John Howell (Henley) (Con)
It is a pleasure to serve under your chairmanship, Mr Bone, and to follow the hon. Member for Argyll and Bute (Brendan O'Hara). Above all, this debate allows a reasonable discussion of the issue, which I hope we can have, but I was struck by the similarity between it and last night's debate in the main Chamber. Like the hon. Gentleman, I am aware of constituents who have expressed their great problems in getting drugs for two conditions, in particular: insulin for diabetes and the drugs required for cystic fibrosis. Cystic fibrosis is a particularly horrible disease that requires a continuous supply of drugs, so I can understand the concerns.
Throughout all the discussions on this matter, I have been conscious of the lack of objectivity from anyone, including the medical profession. The hon. Gentleman seems to think that those in the profession can stand aside and take an independent line, but I do not believe that is true or that what they say is necessarily helpful. Allow me to pick up where the Minister left off: the guidance published by the Government for pharmacists and members of the public is not to stockpile medicines. As part of the Brexit contingency measures, the Department of Health and Social Care has asked drug manufacturers to ensure they have a six-week buffer stock, on top of the three months already in place, but the public do not need to stockpile medicines.
Mr Gregory Campbell
During a recent episode of "Question Time", the new presenter Fiona Bruce asked the audience how many of them were stockpiling. Almost nobody put their hand up, much to the embarrassment of the BBC.
The hon. Gentleman has much more leisure time than me, as he can still watch the BBC. I cannot remember when I last watched it, but I am pleased to join him in condemning its attitude. He makes a strong point. During the Brexit campaign, the health sector was dominated by the promise on the side of the famous bus, but equally, the remain campaign has lied through its teeth in saying many things. I have no real confidence that, if we were to have a second referendum, we would at any stage be able to have a debate free of exaggeration.
A constituent contacted me to say that he had been to a local hospital and was astonished to see that as a result of Brexit—although it has not happened yet—the ward was closing and had lost a large number of staff. I decided I would not let that go, but would find out the facts. I spoke to the matron who ran the ward in question. She said to me, "That is absolute rubbish. We have a full ward; this is a normal cycle of people's leave and it has nothing at all to do with Brexit." If we make Brexit arguments we need to ensure we have a rational and objective discussion, which so far we have not been able to have.
To have a rational and objective discussion, we have to rely on experts and take evidence from the people in the field. The contributors are objective: Macmillan Cancer Support, the British Medical Association, Cancer Research UK and CLIC Sargent have come to us to say there is a major problem. I presume the hon. Gentleman would not say that they are partisan players.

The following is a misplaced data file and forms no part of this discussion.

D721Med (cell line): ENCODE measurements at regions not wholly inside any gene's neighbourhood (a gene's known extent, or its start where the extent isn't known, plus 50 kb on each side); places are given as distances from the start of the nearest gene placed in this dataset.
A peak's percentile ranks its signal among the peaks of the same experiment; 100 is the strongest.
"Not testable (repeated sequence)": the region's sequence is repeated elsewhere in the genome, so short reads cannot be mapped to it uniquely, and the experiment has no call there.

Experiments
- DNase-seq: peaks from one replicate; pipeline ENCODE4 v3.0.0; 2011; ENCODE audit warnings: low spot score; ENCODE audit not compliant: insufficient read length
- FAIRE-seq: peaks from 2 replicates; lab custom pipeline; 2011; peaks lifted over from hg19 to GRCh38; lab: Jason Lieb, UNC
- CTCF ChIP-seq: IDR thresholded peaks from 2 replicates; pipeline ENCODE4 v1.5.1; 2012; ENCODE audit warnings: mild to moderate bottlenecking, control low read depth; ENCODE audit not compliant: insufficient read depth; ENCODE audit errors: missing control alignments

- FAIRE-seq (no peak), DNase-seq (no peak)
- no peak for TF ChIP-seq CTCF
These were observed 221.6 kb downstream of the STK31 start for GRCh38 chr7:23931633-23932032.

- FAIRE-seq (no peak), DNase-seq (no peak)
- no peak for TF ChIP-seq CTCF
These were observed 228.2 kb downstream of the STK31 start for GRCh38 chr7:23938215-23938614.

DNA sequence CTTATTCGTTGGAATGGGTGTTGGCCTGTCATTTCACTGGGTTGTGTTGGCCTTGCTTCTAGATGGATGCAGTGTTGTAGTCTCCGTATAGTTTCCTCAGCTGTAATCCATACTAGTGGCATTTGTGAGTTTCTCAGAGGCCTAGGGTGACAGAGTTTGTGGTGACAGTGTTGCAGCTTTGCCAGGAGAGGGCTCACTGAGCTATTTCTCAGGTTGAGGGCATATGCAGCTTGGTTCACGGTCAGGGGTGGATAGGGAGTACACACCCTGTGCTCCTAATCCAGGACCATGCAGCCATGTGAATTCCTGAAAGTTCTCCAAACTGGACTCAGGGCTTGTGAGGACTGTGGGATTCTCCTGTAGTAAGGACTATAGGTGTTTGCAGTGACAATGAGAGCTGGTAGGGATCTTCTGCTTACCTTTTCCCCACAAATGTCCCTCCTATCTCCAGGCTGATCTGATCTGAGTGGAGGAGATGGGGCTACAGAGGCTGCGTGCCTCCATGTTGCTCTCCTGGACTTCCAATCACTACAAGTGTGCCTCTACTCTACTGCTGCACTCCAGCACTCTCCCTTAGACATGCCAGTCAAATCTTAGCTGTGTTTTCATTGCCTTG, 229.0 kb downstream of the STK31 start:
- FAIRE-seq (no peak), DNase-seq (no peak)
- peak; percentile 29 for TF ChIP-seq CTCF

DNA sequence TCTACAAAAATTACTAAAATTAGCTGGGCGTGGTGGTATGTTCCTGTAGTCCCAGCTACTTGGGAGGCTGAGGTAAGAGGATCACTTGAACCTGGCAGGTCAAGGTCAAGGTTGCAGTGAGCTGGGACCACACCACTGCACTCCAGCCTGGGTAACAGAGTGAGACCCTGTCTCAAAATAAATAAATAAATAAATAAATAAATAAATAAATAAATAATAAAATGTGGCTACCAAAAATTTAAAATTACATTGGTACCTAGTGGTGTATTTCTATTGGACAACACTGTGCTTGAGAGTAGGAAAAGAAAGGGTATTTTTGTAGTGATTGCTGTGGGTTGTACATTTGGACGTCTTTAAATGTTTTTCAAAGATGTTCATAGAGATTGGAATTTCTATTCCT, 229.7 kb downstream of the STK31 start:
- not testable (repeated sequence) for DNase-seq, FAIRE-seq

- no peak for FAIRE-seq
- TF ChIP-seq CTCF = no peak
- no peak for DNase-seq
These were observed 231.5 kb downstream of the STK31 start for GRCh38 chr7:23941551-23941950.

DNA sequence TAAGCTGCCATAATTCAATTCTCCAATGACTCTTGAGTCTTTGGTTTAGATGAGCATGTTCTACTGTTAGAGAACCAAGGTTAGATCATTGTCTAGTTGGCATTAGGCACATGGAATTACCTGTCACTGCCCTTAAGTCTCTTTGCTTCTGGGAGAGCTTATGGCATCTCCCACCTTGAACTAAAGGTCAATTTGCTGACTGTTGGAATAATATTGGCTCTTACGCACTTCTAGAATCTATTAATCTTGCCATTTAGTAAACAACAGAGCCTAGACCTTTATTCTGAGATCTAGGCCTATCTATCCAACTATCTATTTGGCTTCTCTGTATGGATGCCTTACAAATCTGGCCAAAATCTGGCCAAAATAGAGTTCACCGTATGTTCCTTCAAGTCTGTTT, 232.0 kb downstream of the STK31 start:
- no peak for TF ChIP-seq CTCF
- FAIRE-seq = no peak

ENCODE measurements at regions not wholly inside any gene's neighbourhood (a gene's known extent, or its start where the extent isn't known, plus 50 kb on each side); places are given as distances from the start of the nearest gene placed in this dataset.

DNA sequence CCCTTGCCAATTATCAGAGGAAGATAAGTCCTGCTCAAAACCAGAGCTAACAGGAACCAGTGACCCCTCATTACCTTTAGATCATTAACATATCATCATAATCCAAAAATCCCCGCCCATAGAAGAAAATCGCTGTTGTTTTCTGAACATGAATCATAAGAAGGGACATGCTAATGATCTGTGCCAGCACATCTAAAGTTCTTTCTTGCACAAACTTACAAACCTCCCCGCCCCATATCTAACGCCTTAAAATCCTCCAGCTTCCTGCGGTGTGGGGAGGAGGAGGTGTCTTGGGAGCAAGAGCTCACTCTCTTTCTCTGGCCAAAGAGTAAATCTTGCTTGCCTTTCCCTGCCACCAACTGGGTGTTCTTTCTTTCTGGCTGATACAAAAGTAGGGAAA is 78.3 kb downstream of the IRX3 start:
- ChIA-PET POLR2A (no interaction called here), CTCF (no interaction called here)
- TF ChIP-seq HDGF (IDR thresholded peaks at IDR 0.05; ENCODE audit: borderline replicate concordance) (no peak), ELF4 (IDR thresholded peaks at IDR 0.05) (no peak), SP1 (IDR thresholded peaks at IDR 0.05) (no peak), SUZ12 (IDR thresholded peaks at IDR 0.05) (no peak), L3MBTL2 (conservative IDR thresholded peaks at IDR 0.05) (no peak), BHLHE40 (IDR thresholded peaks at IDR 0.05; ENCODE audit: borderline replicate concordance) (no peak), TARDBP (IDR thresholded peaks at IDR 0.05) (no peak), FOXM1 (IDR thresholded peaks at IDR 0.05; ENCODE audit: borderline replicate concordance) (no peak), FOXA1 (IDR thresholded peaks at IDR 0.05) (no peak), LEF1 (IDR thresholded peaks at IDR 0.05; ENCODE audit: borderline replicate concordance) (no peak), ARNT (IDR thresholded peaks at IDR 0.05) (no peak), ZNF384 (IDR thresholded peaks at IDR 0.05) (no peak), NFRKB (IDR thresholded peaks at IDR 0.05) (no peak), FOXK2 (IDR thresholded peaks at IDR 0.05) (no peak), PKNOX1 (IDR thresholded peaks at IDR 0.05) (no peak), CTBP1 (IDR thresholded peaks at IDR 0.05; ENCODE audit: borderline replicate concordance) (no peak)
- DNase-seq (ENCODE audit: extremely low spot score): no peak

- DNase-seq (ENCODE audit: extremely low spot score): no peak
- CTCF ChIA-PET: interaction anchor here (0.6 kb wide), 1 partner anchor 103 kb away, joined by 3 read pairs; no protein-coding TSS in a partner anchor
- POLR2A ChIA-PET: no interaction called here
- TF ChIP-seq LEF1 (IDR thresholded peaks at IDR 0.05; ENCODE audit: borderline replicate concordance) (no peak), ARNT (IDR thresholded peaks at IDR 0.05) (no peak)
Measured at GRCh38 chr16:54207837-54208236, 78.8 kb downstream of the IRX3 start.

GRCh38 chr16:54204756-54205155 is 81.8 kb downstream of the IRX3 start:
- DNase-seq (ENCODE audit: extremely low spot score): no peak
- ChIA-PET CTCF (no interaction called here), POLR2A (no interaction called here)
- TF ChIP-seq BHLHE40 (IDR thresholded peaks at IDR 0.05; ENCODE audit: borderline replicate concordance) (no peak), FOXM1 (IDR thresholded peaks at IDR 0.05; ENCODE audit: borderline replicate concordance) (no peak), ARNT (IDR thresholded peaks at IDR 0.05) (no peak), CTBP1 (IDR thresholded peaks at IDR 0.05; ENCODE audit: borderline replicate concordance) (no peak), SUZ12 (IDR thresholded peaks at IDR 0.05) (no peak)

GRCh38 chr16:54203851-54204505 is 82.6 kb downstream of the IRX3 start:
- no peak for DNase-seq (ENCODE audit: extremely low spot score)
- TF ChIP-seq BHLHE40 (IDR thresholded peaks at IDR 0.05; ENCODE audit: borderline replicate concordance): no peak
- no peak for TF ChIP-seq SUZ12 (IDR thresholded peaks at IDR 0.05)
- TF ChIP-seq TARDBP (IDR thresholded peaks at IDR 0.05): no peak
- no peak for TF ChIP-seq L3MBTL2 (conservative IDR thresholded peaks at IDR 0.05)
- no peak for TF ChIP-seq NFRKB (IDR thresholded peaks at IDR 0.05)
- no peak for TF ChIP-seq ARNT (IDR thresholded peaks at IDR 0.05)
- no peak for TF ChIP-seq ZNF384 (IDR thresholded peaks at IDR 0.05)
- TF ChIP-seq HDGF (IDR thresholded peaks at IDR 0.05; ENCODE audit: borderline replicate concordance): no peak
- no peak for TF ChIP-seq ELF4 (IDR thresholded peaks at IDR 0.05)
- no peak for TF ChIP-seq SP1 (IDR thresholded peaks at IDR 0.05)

I am not sure that I agree with the hon. Gentleman. As politicians, we have the principal duty to explore the situation. There will be times when we need expert opinions, but I am complaining about the debate and discussion in this country where people on both sides use the issue as a football and produce exaggerated claims.
I have a great deal of sympathy regarding mental health, an issue on which I have done an enormous amount of campaigning. Outside the EU, there is another organisation with responsibility for mental health, the Council of Europe, on which I serve as a member of the Parliamentary Assembly. The Council of Europe has an expert committee on mental health, which is nothing to do with the EU. That means that if we leave the EU, there is a body of evidence and recommendations already in place to take forward mental health issues. That expert committee has produced a reference tool to determine the essential basket of potential rights that an individual should have, to consider whether the human rights of a patient suffering from mental disorders can be maintained with a great deal of dignity. That is an important element that we seem to ignore; we pretend it does not exist, yet many of us spend a huge amount of time at the Council of Europe trying to push forward those sorts of rights, not to take the place of the EU—it works the other way around—but to provide a safety net for people who are suffering from mental disorders.
I want to end on the issue of care. In Henley, the Government have spent about £12 million rebuilding a new hospital that is a model of how to integrate care and medical provision. The hospital was built without any beds; the beds are in the care home at the side of it. That has changed the way that doctors look at the provision of care. They do not immediately think that they should simply send patients to a bed when they can be treated better at home. I have taken various Ministers along to look at that hospital. I do not think it will be affected by Brexit in the slightest. The model set up there is one we can all take as a better way for the system to work in future. I extend an invitation to the Minister to come and see that hospital and how it operates. I hope he will enjoy the experience and see the lack of impact that Brexit will have on the provision of service.